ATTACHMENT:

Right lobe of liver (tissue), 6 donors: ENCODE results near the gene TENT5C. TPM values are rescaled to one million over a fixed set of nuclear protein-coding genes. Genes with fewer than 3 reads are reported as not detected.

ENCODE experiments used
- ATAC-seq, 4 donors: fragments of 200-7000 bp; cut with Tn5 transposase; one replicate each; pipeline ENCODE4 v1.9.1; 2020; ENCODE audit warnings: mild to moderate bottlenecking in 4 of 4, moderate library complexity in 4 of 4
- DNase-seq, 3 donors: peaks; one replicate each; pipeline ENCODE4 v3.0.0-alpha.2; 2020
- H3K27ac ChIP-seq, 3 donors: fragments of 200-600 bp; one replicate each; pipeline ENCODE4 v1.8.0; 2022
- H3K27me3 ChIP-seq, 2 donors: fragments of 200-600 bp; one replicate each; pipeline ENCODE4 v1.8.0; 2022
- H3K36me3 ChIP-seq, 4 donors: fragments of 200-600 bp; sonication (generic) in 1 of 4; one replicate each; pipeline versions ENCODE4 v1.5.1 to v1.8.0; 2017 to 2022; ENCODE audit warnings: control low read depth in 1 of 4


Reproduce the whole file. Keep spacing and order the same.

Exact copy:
Right lobe of liver (tissue), 6 donors: ENCODE results near the gene TENT5C. TPM values are rescaled to one million over a fixed set of nuclear protein-coding genes. Genes with fewer than 3 reads are reported as not detected.

ENCODE experiments used
- ATAC-seq, 4 donors: fragments of 200-7000 bp; cut with Tn5 transposase; one replicate each; pipeline ENCODE4 v1.9.1; 2020; ENCODE audit warnings: mild to moderate bottlenecking in 4 of 4, moderate library complexity in 4 of 4
- DNase-seq, 3 donors: peaks; one replicate each; pipeline ENCODE4 v3.0.0-alpha.2; 2020
- H3K27ac ChIP-seq, 3 donors: fragments of 200-600 bp; one replicate each; pipeline ENCODE4 v1.8.0; 2022
- H3K27me3 ChIP-seq, 2 donors: fragments of 200-600 bp; one replicate each; pipeline ENCODE4 v1.8.0; 2022
- H3K36me3 ChIP-seq, 4 donors: fragments of 200-600 bp; sonication (generic) in 1 of 4; one replicate each; pipeline versions ENCODE4 v1.5.1 to v1.8.0; 2017 to 2022; ENCODE audit warnings: control low read depth in 1 of 4